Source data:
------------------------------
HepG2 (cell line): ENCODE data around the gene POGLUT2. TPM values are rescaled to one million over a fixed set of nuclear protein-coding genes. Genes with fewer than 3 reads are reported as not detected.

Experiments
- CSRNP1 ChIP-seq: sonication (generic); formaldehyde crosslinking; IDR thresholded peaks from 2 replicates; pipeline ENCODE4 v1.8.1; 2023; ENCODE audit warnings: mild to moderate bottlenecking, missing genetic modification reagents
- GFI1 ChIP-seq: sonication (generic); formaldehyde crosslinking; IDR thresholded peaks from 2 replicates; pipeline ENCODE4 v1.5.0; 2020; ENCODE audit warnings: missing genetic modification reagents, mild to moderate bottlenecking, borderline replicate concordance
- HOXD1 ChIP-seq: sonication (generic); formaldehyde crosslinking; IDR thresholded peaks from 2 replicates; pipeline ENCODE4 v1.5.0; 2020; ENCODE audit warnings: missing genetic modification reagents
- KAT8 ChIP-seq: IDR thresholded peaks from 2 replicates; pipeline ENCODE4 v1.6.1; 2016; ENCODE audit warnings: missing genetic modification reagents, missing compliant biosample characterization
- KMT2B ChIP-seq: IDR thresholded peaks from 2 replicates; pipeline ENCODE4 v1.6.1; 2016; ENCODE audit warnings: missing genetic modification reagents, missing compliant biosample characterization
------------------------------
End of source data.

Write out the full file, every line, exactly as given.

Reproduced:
HepG2 (cell line): ENCODE data around the gene POGLUT2. TPM values are rescaled to one million over a fixed set of nuclear protein-coding genes. Genes with fewer than 3 reads are reported as not detected.

Experiments
- CSRNP1 ChIP-seq: sonication (generic); formaldehyde crosslinking; IDR thresholded peaks from 2 replicates; pipeline ENCODE4 v1.8.1; 2023; ENCODE audit warnings: mild to moderate bottlenecking, missing genetic modification reagents
- GFI1 ChIP-seq: sonication (generic); formaldehyde crosslinking; IDR thresholded peaks from 2 replicates; pipeline ENCODE4 v1.5.0; 2020; ENCODE audit warnings: missing genetic modification reagents, mild to moderate bottlenecking, borderline replicate concordance
- HOXD1 ChIP-seq: sonication (generic); formaldehyde crosslinking; IDR thresholded peaks from 2 replicates; pipeline ENCODE4 v1.5.0; 2020; ENCODE audit warnings: missing genetic modification reagents
- KAT8 ChIP-seq: IDR thresholded peaks from 2 replicates; pipeline ENCODE4 v1.6.1; 2016; ENCODE audit warnings: missing genetic modification reagents, missing compliant biosample characterization
- KMT2B ChIP-seq: IDR thresholded peaks from 2 replicates; pipeline ENCODE4 v1.6.1; 2016; ENCODE audit warnings: missing genetic modification reagents, missing compliant biosample characterization